Shear Strength and Stiffness Degradation of Geomaterials in Cyclic Loading
R. Pytlik, S. Van Baars
Soils and Rocks, São Paulo, 39(3): 273-283, September-December, 2016 | PDF
Cyclic loading on civil structures can lead to a reduction of strength and stiffness in the loaded materials. The lifespan of many cyclically loaded structures such as wind turbines, high-speed train tracks and bridges strongly depends on the foundation. The soils and rocks in the foundation can be subjected to cyclic loads from natural and human sources. In order to evaluate the fatigue behaviour of geomaterials, this paper presents static and cyclic triaxial test results for several geomaterials. It was concluded that cyclic loading on different geomaterials can cause different types of effects. The shear strength of cohesionless crumbled limestone increases during cyclic loading; while for cohesive materials, such as gypsum and mortar, the strength decreases. The strength decrease can be seen as a degradation of the cohesion. The most significant factor in the cohesion reduction was found to be the number of applied cycles. It was also noticed that the friction angle for sands does not reduce under cyclic loading. A fatigue limit was not found for cohesive geomaterials; neither a dependence of the strength reduction on the cyclic loading ratios.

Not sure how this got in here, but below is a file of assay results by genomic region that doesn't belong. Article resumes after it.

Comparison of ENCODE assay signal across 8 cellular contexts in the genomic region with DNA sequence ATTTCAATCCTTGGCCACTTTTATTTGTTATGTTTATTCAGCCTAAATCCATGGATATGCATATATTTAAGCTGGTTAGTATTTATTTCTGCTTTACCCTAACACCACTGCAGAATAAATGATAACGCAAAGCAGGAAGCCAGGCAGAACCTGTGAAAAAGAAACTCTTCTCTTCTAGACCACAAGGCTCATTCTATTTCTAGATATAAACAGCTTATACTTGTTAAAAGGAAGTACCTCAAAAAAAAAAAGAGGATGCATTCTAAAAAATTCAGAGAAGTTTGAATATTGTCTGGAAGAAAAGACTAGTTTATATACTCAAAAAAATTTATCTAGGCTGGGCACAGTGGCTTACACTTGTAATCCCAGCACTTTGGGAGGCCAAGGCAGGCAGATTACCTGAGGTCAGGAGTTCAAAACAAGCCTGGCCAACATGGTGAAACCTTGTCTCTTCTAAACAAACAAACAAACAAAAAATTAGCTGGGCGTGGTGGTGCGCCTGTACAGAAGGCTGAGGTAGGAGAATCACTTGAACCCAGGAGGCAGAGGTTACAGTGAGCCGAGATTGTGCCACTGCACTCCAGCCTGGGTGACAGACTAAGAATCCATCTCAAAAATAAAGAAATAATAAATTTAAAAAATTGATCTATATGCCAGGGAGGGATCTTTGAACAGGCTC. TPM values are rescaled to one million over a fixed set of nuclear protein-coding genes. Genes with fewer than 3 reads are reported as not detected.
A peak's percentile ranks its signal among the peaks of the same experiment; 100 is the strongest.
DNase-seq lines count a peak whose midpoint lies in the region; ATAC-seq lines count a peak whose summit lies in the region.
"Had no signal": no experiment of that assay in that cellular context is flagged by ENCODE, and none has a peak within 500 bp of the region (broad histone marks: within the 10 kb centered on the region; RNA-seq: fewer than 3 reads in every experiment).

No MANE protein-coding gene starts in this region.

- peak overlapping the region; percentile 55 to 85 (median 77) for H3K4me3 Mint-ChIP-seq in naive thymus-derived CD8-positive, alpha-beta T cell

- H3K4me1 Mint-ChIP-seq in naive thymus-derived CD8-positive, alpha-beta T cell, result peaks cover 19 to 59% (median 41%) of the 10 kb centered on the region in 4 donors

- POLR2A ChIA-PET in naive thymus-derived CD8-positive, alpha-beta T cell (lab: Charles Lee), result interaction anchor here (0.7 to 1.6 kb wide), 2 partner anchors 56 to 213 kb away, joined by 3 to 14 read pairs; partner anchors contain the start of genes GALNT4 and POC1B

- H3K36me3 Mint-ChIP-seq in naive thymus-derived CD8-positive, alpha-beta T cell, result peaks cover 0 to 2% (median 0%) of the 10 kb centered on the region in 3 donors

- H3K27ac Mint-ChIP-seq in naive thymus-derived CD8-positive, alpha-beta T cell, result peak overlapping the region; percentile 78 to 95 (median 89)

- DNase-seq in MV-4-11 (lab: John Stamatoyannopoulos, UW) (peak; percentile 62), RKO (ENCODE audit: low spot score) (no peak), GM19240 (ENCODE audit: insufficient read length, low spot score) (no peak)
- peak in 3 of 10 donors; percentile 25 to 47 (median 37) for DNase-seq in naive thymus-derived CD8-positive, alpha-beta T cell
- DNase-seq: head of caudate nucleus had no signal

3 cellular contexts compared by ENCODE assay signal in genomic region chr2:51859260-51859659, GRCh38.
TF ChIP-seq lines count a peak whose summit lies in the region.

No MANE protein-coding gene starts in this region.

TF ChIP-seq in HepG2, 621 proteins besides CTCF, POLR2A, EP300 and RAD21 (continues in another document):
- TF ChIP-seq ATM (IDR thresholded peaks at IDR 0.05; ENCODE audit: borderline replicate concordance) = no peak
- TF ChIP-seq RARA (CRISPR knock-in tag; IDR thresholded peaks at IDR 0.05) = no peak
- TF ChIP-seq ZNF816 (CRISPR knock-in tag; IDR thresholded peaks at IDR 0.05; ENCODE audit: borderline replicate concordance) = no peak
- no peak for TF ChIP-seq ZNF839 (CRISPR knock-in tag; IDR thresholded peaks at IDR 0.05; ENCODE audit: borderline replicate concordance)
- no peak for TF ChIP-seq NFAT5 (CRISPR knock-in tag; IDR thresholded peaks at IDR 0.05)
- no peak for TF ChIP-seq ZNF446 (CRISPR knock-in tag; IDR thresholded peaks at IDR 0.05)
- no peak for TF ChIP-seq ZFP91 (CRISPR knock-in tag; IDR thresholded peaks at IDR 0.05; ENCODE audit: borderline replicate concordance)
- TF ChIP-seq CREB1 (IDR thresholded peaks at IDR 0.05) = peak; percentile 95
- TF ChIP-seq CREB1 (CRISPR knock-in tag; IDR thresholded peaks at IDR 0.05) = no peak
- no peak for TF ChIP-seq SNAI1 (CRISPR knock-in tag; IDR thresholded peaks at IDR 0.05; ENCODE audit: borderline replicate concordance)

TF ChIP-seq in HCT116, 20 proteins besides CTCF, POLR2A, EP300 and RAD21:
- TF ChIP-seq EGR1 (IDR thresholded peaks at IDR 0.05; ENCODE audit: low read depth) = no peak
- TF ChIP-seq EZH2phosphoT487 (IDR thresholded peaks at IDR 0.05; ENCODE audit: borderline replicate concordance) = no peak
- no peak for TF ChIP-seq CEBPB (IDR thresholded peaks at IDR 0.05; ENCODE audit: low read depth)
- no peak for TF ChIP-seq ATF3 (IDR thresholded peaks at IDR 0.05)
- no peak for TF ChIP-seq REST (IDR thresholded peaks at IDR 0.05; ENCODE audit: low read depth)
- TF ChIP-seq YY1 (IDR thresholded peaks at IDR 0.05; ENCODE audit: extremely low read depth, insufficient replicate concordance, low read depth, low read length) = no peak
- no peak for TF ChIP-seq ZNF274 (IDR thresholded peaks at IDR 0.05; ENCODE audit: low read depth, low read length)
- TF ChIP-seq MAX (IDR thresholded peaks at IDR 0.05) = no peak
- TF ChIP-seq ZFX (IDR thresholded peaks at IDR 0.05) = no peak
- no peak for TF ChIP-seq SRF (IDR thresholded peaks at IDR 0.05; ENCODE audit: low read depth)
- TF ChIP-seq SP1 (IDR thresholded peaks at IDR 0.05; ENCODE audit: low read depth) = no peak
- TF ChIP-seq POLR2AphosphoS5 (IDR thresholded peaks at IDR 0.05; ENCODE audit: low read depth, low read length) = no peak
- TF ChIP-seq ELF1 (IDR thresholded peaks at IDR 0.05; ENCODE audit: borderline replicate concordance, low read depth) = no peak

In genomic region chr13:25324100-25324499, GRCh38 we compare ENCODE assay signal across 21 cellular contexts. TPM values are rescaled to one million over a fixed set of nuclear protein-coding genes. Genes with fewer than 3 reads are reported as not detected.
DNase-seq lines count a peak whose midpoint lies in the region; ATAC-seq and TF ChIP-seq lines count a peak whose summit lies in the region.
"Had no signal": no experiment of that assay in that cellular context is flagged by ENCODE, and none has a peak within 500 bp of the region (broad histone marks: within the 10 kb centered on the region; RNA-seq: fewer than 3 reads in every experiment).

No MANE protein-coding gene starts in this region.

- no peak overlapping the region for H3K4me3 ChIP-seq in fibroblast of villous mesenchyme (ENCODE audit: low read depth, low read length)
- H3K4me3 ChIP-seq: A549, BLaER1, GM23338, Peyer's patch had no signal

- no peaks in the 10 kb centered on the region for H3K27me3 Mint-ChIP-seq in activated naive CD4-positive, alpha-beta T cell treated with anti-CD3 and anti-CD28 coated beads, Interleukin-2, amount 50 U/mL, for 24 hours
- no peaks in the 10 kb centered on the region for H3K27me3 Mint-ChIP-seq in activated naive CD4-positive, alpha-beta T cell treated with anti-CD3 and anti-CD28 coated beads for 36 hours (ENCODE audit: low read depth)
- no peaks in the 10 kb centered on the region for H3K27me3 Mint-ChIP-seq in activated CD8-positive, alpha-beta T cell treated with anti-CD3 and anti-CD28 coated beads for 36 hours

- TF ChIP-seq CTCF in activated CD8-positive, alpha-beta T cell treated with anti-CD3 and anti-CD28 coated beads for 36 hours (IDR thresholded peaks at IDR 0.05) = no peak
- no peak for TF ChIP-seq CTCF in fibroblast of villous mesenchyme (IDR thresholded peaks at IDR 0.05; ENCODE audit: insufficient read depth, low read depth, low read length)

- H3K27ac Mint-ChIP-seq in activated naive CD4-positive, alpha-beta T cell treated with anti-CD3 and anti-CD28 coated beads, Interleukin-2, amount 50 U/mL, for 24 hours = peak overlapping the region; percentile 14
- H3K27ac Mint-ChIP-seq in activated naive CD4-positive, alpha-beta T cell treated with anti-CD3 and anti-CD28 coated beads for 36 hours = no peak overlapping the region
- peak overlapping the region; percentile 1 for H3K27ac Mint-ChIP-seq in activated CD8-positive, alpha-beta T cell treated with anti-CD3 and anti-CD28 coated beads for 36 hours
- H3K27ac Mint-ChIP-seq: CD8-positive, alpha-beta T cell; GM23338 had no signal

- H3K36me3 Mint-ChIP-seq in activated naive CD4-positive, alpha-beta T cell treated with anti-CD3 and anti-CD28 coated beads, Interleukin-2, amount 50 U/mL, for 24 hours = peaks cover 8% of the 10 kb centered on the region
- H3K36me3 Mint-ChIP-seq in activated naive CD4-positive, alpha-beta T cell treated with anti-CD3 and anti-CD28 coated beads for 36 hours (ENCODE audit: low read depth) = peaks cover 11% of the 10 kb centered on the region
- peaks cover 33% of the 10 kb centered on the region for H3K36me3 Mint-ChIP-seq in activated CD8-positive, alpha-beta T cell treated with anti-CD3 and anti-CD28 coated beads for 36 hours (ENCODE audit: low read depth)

Submitted on November 25, 2015; Final Acceptance on November 27, 2016; Discussion open until April 28, 2017.